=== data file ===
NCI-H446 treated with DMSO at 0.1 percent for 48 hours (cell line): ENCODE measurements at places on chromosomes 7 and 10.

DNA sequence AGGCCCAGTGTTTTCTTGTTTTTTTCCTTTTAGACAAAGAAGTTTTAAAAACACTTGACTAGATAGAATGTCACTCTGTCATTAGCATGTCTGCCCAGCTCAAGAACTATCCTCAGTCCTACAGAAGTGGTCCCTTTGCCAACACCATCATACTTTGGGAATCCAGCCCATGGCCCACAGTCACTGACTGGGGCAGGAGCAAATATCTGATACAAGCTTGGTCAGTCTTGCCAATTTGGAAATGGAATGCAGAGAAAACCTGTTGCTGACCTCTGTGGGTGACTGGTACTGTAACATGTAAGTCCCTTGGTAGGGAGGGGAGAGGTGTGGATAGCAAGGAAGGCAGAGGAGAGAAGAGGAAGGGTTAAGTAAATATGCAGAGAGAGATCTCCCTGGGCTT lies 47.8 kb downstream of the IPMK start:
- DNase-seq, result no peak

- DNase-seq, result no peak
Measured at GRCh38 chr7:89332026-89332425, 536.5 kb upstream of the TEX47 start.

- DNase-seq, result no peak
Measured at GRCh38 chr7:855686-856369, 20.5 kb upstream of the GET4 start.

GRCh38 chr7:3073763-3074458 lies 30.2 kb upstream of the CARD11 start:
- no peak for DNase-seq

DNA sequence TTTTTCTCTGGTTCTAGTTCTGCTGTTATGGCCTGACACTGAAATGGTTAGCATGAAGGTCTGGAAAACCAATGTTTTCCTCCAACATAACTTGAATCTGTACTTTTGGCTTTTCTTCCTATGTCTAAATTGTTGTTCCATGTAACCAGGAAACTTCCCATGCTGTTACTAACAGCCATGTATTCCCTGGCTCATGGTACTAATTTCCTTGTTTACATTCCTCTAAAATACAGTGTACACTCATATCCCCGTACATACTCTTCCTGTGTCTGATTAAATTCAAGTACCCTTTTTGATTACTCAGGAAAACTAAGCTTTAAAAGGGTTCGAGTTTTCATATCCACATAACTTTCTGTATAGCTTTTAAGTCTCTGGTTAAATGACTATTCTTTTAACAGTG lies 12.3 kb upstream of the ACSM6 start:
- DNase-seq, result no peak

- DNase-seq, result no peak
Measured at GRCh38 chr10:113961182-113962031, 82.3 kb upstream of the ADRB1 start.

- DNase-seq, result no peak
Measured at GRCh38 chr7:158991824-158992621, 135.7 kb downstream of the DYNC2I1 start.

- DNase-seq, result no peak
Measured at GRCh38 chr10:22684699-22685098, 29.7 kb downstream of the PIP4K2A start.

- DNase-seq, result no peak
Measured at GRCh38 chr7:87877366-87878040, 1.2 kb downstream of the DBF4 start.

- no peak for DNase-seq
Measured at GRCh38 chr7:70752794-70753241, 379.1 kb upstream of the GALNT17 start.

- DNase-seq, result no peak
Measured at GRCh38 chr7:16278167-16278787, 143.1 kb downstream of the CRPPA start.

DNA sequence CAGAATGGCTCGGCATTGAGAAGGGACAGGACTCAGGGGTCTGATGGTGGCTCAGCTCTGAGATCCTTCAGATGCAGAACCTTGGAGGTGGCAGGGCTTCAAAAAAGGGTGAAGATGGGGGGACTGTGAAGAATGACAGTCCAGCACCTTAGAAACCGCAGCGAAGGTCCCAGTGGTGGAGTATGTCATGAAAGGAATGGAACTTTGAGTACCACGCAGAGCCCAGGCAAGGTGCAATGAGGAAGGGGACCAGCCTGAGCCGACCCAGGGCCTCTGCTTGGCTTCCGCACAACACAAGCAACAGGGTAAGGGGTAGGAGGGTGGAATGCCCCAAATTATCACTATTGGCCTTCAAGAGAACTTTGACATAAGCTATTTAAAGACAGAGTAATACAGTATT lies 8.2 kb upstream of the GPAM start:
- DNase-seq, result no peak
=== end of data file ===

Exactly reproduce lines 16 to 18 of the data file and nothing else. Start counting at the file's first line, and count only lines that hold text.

- DNase-seq, result no peak
Measured at GRCh38 chr10:22684699-22685098, 29.7 kb downstream of the PIP4K2A start.

- DNase-seq, result no peak